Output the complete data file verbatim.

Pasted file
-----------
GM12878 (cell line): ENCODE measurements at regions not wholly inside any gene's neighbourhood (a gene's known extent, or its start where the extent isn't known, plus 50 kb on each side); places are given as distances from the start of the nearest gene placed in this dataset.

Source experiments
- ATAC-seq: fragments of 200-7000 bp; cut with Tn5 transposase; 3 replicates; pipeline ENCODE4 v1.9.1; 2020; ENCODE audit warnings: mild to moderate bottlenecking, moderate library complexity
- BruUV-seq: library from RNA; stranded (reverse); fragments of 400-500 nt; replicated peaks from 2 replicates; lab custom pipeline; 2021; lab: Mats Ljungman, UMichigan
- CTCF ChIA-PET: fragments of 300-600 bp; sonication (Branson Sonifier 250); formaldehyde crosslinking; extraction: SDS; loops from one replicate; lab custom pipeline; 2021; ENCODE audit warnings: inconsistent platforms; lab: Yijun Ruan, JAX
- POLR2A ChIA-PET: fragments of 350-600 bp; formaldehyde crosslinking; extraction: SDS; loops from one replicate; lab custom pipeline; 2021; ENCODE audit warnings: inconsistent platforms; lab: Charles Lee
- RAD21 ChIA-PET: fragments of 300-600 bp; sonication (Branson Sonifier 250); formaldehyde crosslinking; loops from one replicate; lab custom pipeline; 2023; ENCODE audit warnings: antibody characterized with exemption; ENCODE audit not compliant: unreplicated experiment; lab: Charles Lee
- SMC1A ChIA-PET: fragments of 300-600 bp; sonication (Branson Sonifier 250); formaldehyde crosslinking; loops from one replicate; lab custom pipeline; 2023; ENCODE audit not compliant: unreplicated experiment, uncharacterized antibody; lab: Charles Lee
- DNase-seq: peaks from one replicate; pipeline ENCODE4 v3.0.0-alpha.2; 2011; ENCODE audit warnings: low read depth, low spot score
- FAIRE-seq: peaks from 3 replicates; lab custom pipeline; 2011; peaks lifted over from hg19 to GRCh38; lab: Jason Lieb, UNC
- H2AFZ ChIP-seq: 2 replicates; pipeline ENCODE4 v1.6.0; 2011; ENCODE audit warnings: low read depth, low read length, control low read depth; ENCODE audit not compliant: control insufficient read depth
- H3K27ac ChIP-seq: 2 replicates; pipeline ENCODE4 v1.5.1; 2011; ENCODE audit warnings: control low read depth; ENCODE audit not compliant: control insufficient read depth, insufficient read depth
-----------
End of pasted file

GM12878 (cell line): ENCODE measurements at regions not wholly inside any gene's neighbourhood (a gene's known extent, or its start where the extent isn't known, plus 50 kb on each side); places are given as distances from the start of the nearest gene placed in this dataset.

Source experiments
- ATAC-seq: fragments of 200-7000 bp; cut with Tn5 transposase; 3 replicates; pipeline ENCODE4 v1.9.1; 2020; ENCODE audit warnings: mild to moderate bottlenecking, moderate library complexity
- BruUV-seq: library from RNA; stranded (reverse); fragments of 400-500 nt; replicated peaks from 2 replicates; lab custom pipeline; 2021; lab: Mats Ljungman, UMichigan
- CTCF ChIA-PET: fragments of 300-600 bp; sonication (Branson Sonifier 250); formaldehyde crosslinking; extraction: SDS; loops from one replicate; lab custom pipeline; 2021; ENCODE audit warnings: inconsistent platforms; lab: Yijun Ruan, JAX
- POLR2A ChIA-PET: fragments of 350-600 bp; formaldehyde crosslinking; extraction: SDS; loops from one replicate; lab custom pipeline; 2021; ENCODE audit warnings: inconsistent platforms; lab: Charles Lee
- RAD21 ChIA-PET: fragments of 300-600 bp; sonication (Branson Sonifier 250); formaldehyde crosslinking; loops from one replicate; lab custom pipeline; 2023; ENCODE audit warnings: antibody characterized with exemption; ENCODE audit not compliant: unreplicated experiment; lab: Charles Lee
- SMC1A ChIA-PET: fragments of 300-600 bp; sonication (Branson Sonifier 250); formaldehyde crosslinking; loops from one replicate; lab custom pipeline; 2023; ENCODE audit not compliant: unreplicated experiment, uncharacterized antibody; lab: Charles Lee
- DNase-seq: peaks from one replicate; pipeline ENCODE4 v3.0.0-alpha.2; 2011; ENCODE audit warnings: low read depth, low spot score
- FAIRE-seq: peaks from 3 replicates; lab custom pipeline; 2011; peaks lifted over from hg19 to GRCh38; lab: Jason Lieb, UNC
- H2AFZ ChIP-seq: 2 replicates; pipeline ENCODE4 v1.6.0; 2011; ENCODE audit warnings: low read depth, low read length, control low read depth; ENCODE audit not compliant: control insufficient read depth
- H3K27ac ChIP-seq: 2 replicates; pipeline ENCODE4 v1.5.1; 2011; ENCODE audit warnings: control low read depth; ENCODE audit not compliant: control insufficient read depth, insufficient read depth